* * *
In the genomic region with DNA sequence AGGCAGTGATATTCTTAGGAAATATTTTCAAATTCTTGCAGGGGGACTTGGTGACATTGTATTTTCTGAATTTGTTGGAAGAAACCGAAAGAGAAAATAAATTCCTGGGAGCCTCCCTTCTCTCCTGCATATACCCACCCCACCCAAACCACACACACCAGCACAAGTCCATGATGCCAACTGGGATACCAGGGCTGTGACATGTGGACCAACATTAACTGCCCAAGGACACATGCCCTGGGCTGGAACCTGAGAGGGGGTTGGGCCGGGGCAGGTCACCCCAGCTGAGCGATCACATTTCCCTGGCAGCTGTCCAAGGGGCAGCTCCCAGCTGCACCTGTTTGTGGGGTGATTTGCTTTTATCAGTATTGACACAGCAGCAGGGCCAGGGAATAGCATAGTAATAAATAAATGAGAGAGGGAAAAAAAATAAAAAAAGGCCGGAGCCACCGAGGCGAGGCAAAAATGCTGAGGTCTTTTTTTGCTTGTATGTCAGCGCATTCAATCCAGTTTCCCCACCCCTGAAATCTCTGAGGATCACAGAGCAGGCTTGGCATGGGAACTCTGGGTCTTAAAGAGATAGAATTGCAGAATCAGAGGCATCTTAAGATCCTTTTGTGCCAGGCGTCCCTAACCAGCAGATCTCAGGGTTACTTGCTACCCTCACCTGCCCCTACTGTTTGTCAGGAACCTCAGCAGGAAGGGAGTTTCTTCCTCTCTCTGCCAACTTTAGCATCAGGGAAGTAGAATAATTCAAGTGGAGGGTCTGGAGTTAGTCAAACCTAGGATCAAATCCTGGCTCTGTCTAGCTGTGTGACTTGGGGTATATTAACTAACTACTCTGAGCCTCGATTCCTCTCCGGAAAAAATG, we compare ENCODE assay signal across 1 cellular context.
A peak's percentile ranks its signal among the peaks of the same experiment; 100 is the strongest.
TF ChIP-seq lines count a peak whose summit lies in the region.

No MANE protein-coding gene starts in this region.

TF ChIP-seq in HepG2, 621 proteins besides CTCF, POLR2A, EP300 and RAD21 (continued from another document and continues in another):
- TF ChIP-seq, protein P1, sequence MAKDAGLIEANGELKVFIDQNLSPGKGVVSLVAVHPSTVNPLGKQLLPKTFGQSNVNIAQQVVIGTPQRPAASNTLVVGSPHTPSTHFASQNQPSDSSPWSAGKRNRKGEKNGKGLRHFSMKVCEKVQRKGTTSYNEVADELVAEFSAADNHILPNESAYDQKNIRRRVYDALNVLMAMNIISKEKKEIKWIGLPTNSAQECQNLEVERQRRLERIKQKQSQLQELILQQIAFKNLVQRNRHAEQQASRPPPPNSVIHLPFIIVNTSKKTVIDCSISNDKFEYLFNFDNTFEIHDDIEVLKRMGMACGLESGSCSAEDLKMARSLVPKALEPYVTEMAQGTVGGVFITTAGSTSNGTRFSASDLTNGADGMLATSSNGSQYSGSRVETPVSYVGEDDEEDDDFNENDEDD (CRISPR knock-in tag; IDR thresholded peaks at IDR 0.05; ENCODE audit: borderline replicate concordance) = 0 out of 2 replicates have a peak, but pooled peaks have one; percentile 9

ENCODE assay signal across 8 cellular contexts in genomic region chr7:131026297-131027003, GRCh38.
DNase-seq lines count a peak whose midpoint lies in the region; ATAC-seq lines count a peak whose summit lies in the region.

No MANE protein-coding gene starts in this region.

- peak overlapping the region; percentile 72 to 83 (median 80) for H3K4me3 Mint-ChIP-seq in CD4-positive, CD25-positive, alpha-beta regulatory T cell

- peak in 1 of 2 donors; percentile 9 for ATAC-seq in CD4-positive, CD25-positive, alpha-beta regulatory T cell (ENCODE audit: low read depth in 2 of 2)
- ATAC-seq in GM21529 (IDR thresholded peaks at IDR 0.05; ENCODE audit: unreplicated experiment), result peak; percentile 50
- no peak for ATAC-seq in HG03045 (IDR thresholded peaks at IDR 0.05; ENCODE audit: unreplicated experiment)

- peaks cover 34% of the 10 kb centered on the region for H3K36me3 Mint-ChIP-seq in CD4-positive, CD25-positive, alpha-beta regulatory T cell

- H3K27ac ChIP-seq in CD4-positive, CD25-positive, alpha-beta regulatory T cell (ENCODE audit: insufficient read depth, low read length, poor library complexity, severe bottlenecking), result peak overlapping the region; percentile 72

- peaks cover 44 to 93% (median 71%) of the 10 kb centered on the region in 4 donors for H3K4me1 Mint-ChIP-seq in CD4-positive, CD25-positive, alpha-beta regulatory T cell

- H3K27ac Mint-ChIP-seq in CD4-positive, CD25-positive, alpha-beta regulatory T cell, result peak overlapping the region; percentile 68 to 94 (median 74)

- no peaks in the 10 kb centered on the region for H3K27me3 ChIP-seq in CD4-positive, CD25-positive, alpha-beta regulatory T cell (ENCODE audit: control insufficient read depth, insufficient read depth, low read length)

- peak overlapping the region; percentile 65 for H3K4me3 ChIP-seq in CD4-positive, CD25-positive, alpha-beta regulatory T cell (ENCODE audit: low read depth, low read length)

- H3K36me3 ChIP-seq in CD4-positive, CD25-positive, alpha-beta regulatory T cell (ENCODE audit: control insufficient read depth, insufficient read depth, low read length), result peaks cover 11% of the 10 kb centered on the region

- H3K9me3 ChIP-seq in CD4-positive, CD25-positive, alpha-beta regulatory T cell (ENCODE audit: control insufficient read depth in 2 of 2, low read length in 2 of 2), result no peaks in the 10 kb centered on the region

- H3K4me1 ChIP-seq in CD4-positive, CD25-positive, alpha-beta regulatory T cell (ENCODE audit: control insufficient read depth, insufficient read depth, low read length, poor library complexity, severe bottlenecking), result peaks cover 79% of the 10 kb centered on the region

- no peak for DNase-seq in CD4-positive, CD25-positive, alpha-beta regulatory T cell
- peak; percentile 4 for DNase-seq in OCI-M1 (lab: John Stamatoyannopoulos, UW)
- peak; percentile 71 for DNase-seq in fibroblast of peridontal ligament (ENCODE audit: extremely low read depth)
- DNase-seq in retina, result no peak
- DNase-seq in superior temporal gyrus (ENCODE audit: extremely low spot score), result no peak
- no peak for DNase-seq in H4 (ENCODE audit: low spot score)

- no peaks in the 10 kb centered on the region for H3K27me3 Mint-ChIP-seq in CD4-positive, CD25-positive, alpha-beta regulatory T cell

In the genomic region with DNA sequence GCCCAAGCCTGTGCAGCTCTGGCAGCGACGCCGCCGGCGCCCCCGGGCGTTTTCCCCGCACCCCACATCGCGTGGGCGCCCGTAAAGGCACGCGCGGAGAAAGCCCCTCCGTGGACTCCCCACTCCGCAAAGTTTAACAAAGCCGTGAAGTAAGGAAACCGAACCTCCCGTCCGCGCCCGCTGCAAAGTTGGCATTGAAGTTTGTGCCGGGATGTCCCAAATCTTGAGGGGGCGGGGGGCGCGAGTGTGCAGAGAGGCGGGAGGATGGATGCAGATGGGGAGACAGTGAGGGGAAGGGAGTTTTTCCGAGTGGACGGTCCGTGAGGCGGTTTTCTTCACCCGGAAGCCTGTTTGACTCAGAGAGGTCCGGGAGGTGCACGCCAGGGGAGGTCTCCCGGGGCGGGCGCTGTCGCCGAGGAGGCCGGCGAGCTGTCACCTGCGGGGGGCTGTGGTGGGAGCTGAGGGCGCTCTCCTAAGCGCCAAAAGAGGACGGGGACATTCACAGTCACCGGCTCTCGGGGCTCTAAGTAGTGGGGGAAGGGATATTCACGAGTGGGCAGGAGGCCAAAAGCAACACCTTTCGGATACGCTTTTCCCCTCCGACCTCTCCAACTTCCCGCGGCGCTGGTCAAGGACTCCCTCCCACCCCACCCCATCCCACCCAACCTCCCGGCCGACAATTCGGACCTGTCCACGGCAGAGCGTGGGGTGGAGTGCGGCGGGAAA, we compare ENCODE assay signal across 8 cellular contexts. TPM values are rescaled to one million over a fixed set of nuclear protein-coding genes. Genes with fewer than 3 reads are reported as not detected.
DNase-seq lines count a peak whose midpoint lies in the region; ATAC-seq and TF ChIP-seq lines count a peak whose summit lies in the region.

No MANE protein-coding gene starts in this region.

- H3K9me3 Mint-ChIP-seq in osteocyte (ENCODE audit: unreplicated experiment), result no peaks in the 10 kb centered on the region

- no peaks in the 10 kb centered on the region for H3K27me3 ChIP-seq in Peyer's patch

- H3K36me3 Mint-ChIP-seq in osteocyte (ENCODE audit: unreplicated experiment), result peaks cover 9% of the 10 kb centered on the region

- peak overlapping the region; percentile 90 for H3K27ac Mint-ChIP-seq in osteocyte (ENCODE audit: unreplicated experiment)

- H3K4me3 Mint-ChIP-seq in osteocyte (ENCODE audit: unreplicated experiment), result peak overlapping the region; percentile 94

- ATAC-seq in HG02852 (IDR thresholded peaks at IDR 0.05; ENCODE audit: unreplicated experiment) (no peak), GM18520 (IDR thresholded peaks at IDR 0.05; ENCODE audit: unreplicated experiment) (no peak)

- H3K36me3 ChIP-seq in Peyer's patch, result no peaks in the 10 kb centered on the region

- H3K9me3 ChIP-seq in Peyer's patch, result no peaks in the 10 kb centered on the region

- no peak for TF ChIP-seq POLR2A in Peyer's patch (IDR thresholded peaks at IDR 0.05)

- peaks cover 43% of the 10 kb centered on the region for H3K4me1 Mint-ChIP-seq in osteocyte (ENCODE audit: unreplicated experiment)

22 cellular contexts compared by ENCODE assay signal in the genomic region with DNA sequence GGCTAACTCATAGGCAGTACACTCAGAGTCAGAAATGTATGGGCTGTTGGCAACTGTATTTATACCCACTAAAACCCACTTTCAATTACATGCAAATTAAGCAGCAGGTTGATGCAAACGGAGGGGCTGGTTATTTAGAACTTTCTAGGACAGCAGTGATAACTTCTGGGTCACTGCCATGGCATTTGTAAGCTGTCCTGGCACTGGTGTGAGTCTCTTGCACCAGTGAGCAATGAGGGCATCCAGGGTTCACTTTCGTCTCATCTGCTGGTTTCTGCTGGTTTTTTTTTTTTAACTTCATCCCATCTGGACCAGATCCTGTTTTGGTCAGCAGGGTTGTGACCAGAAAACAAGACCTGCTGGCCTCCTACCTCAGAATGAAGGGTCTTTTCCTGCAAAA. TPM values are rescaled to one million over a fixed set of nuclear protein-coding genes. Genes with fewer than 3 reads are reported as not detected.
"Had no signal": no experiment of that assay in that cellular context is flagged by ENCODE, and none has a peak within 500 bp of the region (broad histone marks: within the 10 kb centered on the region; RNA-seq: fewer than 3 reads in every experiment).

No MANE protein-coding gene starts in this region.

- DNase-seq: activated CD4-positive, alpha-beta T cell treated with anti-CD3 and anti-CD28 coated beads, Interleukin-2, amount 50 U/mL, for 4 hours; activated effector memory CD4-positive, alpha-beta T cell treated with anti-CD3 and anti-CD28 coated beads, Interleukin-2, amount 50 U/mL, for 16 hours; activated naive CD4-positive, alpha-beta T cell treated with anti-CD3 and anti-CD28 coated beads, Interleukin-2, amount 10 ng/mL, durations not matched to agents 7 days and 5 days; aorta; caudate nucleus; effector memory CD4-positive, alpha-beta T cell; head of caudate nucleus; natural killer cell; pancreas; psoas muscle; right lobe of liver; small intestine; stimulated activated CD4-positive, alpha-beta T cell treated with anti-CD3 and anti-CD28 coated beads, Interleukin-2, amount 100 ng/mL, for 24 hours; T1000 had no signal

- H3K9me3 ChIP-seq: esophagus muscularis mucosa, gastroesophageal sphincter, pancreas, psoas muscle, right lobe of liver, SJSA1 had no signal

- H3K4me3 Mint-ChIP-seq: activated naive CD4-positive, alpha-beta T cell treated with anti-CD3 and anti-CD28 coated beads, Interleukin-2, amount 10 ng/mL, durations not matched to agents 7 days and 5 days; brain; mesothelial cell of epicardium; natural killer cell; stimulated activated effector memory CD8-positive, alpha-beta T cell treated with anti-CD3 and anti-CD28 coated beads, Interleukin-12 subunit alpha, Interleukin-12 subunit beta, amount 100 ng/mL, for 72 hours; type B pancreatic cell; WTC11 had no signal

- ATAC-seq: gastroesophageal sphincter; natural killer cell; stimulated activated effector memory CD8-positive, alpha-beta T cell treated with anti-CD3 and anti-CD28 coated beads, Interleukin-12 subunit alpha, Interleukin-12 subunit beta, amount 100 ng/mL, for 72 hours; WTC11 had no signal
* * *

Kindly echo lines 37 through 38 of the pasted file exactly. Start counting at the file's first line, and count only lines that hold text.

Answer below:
- H3K4me3 Mint-ChIP-seq in osteocyte (ENCODE audit: unreplicated experiment), result peak overlapping the region; percentile 94

- ATAC-seq in HG02852 (IDR thresholded peaks at IDR 0.05; ENCODE audit: unreplicated experiment) (no peak), GM18520 (IDR thresholded peaks at IDR 0.05; ENCODE audit: unreplicated experiment) (no peak)